Toilets & Skyscrapers: How Chicagoland's Elite Push Property Tax Bills Onto Average Joes

Authored by Ted Dabrowski and John Klingner via,

Many of Chicagoland’s elite know exactly how to pass the property-tax buck onto other residents. For decades they’ve used their powerful connections to cut their own property tax bills and push the costs onto other unsuspecting residents. And that’s left many lower-income homeowners footing ever-larger tax bills.

The latest, most blatant example is Gov. J.B. Pritzker’s removal of toilets from one of his two Chicago mansions. Pritzker ripped out the toilets and convinced then-Cook County Assessor Joseph Berrios the home was “uninhabitable.”

That move tanked the assessed value of the home and reduced Pritzker’s property tax bill by nearly $100,000. His tax savings became tax hikes for other homeowners.

While Pritzker’s actions are scandalous, they are nothing new in Illinois. House Speaker Mike Madigan and Chicago Alderman Ed Burke’s law firms have been helping commercial property owners in Chicago lower the assessed values of their buildings for decades, to values far lower than the buildings are worth. That’s where the big dollars are, as we highlight later in this piece.

But Pritzker’s actions exemplify exactly how the system works. Learn the tricks, “torture the data,” hire a well-connected lawyer and get the assessor’s buy-in. And just like that, a tax bill is cut.

Smaller tax bills for some doesn’t mean a local government takes in less in taxes. Instead, the city and county’s remaining residents are required to make up the difference.

That problem – how lower-income homeowners have been hurt by tax shifting – was well documented by the Tribune in 2017 in a four-part series covering the full extent of the assessment process and its corruption.

The struggling residents in Chicago’s south suburbs have suffered the most from the unfair assessment process. Wirepoints recently highlighted how residents in that area are now living with collapsed home prices and sky-high effective property tax rates that sometimes reach double digits.

Using the system

Pritzker used the corrupt system run by Berrios to successfully lower the assessment on his Chicago mansion back in 2015. The mansion was originally valued by the assessor at over $6 million. That was until Pritzker had the toilets removed.

Under a murky rule that allows properties to be deemed “uninhabitable,” Berrios lowered the assessed value of the property to just under $1.1 million. That dropped Pritzker’s total tax bills over several years by a total of more than $330,000 – much of which was passed on to other residents within the same tax jurisdictions in the form of higher tax bills.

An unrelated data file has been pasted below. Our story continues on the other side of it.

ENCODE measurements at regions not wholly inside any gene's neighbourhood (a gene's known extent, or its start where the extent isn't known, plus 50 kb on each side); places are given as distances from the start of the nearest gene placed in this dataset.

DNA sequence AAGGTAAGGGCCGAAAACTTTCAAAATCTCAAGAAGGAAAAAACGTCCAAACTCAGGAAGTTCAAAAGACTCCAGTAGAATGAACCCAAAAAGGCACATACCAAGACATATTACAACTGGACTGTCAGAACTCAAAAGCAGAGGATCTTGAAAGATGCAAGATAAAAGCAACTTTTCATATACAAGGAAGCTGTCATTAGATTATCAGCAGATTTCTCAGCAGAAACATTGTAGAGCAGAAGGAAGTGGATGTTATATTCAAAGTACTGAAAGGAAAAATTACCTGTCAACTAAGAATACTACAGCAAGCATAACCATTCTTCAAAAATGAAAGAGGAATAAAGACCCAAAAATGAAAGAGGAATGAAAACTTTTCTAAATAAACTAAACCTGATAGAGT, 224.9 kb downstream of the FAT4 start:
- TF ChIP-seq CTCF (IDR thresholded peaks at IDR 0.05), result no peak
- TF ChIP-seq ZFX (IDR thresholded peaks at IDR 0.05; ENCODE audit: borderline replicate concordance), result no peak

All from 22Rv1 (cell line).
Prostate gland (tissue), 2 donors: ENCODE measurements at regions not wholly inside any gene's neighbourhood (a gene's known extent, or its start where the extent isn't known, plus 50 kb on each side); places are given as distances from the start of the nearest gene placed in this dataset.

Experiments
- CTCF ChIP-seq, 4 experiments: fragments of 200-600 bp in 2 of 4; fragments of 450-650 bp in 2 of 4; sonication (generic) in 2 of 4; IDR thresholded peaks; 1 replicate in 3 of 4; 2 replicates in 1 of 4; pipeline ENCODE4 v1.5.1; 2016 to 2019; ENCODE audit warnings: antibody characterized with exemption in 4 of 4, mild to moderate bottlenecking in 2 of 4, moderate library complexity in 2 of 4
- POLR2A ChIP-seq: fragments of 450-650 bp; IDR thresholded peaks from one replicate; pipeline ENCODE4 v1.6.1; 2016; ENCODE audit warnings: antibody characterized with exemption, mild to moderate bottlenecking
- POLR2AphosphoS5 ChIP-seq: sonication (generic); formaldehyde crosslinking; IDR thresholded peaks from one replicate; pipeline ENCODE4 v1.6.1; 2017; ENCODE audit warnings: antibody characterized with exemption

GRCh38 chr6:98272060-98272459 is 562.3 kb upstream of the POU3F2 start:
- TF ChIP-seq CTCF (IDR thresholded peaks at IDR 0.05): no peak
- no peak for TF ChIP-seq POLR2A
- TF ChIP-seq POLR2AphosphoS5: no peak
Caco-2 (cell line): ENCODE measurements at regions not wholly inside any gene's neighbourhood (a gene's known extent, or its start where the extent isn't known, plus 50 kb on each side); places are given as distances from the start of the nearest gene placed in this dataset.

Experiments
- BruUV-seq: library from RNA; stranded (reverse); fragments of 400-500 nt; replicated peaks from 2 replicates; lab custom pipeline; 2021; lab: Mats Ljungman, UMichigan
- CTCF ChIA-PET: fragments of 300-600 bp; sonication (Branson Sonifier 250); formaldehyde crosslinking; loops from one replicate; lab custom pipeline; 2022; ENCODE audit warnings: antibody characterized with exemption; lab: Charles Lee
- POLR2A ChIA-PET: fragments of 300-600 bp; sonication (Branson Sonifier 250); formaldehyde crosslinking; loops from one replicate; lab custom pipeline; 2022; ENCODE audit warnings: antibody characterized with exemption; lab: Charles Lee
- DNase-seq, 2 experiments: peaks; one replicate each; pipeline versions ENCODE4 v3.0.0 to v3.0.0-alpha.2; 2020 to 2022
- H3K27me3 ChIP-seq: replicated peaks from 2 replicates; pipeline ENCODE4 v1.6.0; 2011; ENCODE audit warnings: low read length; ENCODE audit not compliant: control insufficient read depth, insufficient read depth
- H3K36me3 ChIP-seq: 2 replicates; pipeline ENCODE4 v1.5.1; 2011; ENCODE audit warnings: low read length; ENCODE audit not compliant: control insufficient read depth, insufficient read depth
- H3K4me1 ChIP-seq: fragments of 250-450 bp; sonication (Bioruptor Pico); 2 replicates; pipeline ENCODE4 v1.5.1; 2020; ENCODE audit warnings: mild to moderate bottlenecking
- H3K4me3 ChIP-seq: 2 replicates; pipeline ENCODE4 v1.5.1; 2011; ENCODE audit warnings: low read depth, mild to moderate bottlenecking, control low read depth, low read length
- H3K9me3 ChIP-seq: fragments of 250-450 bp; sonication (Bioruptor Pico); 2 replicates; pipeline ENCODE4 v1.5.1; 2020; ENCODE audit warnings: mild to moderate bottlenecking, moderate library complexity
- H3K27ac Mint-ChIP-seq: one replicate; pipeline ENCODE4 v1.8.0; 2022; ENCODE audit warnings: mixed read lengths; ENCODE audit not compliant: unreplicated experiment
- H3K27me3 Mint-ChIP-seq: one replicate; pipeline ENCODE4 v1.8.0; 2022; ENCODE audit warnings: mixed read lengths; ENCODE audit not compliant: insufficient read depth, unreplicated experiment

Pritzker eventually paid the money back, and the scandal didn’t stop him from getting elected governor. But it could add Pritzker to the growing list of indicted Illinois governors. As it turns out, the feds have been investigating the whole toilet scheme since October of last year.

Regardless of how that plays out, Pritzker’s actions provide the perfect example of how property scams and deals impact other people’s properties, their taxes and their lives.

That same tax shift happens when lawmakers like Madigan and Burke engage in the appeal process through their high-powered law firms. They use their influence and relationships with politicians like Berrios – the assessor was also simultaneously the Cook County Democratic Party Chairman for many years – to bring down the property values of major Chicago properties.

Crain’s recently looked at how top commercial properties in Chicago are assessed and compared them to the recent sales prices of those same buildings. The flaws in the process – and the impact they have on Chicagoland residents – becomes evident quickly.

Crain’s analysis looked at: 

“the 50 biggest property sales in the county over the past five years and compares the sales prices with the values of the same properties as estimated by the assessor’s office. The gap is stark: The prices of all 50 properties add up to $17.1 billion, while the assessor values them at only $7.8 billion.

The difference between sale prices and assessments, according to Crain’s, was $9.2 billion. That’s equivalent to the cost of more than 40,000 median-priced Chicago-area homes.

Those billions in lower values resulted in higher tax bills for residents across Cook County.

Beyond Cook County

Low skyscraper assessments in Chicago also have an impact beyond Cook County. The more poor Chicago can make itself look, the more it gets in state education subsidies. And that means there’s less funding to go around for other more needy districts around the state.

On the flip side, communities in South Cook are disproportionately harmed. Their proportionally higher assessments mean that school districts in those communities get less state money than they otherwise would.

Simplicity and transparency

Cook County’s new Assessor, Fritz Kaegi, says he’s committed to reversing the corruption inherent in the assessment process. We’ll see how that turns out.

At the very least it’s going to be a messy few years as the relative value of assessments shift from South Cook to wealthier suburbs and from residential to commercial properties.

Whatever his methods, Kaegi’s end result has to be an assessment process and a property tax system that is more simple and transparent.

If Kaegi and other officials can’t accomplish that, then those willing to cheat the system will continue to find ways to push the nation’s highest property taxes onto ordinary Illinoisans.

And that will continue the flight of Chicagoans out of the city.

Read more about Illinois’ property taxes and the crisis in South Cook and beyond: